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Archive for the ‘Irish Tourism’ Category

I love the colours in these early 70s holiday snapshots which I purchased from an online seller recently. There is something very evocative about this Kodak colour process with its strong red and brown hues. 

The photographs were taken by Irish-American tourists in 1971 and include the slightly surreal image of an A and B pay phone. This pay phone system required the caller to contact an operator and if for some reason the call didn’t go through they could hit the ‘B’ button to return their coins. I wonder if the photograph was taken in an airport and that the green phone is perhaps a courtesy phone? I cannot make out the headlines on the newspaper which might have provided clues as to the time of year. 

I’ve identified the clock tower in the background of this photograph as that on Waterford Quay which was built in 1881. The man is the foreground appears to be enjoying his holiday. 

Upon their return to the United States, the travellers chose to photograph the items they had purchased during their trip to England and Ireland. It provides a great insight into the types of souvenirs which were popular with tourists during the period. I recognise several brands including an Irish Wade pin dish and a leprechaun figure which looks very like those made by Crolly in Donegal. They also bought plenty of linen teacloths and some strange looking records.

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I reckon that this cabinet card features the waterfall at the Powerscourt Estate in County Wicklow and that it was taken sometime in the late 1880s or early 1890s. The group are wearing pretty formal attire and I particularly like the heavily boned outfit worn by the women in the middle of the frame. Her companion wears a slightly less restrictive and modern skirt and blouse combo. The man to the fore of the image rests a pith helmet on his knee – perhaps a bit of overkill for an Irish summer!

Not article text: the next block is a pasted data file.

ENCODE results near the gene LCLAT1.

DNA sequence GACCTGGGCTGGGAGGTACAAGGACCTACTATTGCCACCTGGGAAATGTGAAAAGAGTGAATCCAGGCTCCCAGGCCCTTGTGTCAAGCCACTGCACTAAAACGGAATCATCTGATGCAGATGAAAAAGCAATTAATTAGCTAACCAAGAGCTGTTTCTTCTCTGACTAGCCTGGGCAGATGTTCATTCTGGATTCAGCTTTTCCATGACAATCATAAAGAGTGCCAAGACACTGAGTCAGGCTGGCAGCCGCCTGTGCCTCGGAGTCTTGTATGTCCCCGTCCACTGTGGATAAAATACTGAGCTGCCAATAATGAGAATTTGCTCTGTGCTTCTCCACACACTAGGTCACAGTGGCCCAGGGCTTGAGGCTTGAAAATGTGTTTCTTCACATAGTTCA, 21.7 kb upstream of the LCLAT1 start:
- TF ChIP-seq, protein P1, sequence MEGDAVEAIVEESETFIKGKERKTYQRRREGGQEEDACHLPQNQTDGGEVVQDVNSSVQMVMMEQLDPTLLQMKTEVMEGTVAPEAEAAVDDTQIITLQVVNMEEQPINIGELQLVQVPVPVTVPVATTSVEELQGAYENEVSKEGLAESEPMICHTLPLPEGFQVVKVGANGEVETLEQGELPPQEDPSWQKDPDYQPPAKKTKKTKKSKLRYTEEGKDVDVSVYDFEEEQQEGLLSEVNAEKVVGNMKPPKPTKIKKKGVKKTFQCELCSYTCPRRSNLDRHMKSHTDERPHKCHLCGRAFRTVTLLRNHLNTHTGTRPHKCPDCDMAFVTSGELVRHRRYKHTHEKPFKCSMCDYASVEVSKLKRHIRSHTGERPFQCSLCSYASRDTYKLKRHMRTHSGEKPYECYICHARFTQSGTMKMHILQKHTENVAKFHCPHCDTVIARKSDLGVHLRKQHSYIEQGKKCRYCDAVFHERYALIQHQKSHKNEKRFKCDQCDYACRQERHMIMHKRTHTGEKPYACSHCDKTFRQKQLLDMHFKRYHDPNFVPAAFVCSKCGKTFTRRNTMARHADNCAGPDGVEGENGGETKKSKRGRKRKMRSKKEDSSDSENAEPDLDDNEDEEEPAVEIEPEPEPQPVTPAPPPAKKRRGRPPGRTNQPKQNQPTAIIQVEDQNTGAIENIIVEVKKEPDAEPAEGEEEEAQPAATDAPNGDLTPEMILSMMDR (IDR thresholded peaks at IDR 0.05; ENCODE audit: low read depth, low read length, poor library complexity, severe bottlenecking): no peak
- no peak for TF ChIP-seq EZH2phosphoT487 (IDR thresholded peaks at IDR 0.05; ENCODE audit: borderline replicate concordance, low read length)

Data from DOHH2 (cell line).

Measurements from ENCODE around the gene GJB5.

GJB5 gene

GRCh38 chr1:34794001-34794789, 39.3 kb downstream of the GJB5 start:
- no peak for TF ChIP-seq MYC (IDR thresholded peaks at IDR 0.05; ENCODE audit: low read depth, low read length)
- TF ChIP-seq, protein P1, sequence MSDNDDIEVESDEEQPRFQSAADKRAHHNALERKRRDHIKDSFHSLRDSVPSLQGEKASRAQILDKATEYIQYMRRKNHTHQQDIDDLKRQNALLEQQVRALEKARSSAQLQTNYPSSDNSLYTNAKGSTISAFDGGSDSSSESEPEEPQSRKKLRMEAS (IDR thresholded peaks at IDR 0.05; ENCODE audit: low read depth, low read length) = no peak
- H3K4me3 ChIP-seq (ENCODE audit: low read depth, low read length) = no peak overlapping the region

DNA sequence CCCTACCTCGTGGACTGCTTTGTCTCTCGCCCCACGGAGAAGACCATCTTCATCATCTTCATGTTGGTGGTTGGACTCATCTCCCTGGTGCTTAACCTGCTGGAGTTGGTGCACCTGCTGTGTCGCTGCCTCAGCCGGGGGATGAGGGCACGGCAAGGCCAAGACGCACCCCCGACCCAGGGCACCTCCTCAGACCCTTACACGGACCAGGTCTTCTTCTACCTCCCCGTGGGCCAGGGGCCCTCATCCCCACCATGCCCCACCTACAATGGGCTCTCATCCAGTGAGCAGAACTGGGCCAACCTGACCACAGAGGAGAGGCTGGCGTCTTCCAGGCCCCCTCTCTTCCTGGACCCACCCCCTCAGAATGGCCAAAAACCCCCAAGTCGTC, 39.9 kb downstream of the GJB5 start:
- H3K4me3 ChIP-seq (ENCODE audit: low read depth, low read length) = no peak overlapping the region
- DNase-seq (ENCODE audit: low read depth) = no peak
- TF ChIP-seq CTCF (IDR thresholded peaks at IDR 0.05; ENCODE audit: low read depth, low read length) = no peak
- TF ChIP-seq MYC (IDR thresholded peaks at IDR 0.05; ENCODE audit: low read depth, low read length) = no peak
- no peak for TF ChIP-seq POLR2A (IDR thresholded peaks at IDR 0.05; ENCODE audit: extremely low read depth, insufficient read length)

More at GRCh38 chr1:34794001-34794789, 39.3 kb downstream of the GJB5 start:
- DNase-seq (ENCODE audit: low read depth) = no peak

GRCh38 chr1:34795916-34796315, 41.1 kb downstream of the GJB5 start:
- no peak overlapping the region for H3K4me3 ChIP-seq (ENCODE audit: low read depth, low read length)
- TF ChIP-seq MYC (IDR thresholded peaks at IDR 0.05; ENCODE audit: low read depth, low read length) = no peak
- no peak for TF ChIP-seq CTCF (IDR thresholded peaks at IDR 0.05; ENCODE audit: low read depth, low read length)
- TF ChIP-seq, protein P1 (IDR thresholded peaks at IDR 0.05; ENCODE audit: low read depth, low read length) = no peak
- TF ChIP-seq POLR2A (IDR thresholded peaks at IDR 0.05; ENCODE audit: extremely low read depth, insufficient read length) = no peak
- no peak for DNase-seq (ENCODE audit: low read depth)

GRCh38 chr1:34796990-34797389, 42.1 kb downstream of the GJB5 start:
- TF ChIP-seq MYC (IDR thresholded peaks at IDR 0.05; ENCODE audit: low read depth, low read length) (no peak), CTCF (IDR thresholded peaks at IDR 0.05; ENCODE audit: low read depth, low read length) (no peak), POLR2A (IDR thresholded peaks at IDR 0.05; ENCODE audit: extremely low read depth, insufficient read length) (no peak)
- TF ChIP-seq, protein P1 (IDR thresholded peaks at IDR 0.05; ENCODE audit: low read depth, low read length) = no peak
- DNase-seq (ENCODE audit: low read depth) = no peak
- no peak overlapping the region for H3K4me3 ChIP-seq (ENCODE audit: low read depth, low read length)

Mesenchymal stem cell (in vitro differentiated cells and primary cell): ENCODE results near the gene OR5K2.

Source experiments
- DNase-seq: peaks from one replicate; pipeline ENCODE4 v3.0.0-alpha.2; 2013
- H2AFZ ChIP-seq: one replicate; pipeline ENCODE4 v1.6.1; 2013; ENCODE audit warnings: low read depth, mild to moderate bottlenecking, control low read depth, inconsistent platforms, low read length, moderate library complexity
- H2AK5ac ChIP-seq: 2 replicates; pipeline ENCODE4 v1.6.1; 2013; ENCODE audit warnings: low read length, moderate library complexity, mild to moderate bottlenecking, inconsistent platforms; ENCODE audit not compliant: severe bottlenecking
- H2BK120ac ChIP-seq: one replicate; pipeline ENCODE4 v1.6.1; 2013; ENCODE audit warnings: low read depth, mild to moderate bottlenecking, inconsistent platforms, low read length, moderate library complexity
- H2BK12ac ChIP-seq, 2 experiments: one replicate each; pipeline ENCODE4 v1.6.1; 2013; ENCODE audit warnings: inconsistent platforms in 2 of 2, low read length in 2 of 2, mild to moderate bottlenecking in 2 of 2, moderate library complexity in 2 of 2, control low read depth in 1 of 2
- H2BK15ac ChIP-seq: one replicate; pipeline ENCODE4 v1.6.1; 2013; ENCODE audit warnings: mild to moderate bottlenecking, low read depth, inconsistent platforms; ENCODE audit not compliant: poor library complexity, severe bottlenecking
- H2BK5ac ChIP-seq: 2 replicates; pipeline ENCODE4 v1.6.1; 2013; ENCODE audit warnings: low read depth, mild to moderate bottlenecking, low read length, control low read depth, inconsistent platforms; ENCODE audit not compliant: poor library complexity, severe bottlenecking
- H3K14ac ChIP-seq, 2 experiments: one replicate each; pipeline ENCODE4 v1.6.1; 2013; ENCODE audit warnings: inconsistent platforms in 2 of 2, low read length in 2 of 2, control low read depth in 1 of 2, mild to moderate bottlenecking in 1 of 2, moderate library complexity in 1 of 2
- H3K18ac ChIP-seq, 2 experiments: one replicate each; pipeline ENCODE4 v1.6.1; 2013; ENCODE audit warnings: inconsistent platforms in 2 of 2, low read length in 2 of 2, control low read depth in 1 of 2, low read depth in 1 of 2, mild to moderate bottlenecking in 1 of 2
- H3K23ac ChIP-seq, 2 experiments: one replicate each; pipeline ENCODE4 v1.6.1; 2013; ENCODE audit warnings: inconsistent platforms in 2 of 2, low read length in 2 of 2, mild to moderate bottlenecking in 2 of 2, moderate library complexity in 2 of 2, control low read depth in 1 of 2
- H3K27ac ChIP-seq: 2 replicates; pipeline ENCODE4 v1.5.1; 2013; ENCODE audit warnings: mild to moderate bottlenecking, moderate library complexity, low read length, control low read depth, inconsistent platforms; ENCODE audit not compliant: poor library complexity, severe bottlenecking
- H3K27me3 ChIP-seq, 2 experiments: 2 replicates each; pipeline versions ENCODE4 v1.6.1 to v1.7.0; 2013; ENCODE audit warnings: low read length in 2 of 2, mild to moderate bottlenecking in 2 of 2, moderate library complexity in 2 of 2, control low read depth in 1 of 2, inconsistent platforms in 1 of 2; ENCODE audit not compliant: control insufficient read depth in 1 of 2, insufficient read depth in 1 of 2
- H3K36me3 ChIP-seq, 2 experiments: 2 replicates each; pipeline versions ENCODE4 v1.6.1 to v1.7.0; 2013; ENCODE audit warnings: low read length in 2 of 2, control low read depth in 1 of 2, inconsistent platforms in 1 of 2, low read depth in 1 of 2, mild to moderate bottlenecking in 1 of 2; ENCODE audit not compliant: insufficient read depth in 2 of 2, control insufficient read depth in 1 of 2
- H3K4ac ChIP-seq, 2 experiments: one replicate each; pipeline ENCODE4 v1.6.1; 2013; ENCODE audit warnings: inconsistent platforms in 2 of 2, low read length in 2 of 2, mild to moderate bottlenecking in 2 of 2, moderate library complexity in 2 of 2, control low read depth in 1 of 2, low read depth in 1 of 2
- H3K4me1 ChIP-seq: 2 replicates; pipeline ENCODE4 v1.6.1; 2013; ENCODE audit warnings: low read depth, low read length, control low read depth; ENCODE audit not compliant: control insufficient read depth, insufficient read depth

The label on the back of the card states that copies can be obtained for 1 shilling. The 1883 Post Office Directory lists John Eagar of ‘Rosemount’, Dargle Road, Bray, County Wicklow, as a superintendent for Prudential Life Assurance, however, by 1889, John has become a photographer. The business was a short-lived one and he disappears from this address by 1903. Unfortunately, I haven’t been able to find out anything more about Mr. Eagar. His work is not listed in Eddie Chandler’s Photography in Ireland: the Nineteenth Century and this is the only example of his work which I know of. 


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The two images above originate from a 1964 album taken by an Irish-American couple on their tour of Ireland. The Aer Lingus livery is beautiful in the first photograph which was taken at John F. Kennedy airport, New York, on the 30th of July. The airline branded travel case is very desirable and it all harks back to the days when air travel was a more stylish affair. The glamour of airline travel and its branding are illustrated in Airline: Identity, Design and Culture by Keith Lovegrove. The Irish airline’s 1960s identity compares very favourably to the examples in Lovergrove’s book. Linda King has written an article in Circa magazine which covers the posters created for Aer Lingus in the 1950s.

The pastel hues of the Kodak print are very evocative of the 1960s and the album includes some very atmospheric landscapes. The CIE coach tour which the couple went on visited the usual tourist spots such as Killarney, Bunratty and Adare as well as the Kennedy homestead in Wexford. Indeed, the couple are also very typical of the middle-aged Irish-American tourists who took this tour.  After the organised tour was complete the couple hired a Vauxhall Victor and travelled to County Tyrone – perhaps in search of some Irish cousins?

A dream of England: landscape, photography, and the tourist’s imagination by John Taylor explores why people photograph certain things on holidays and how photography impacts upon the tourist experience.

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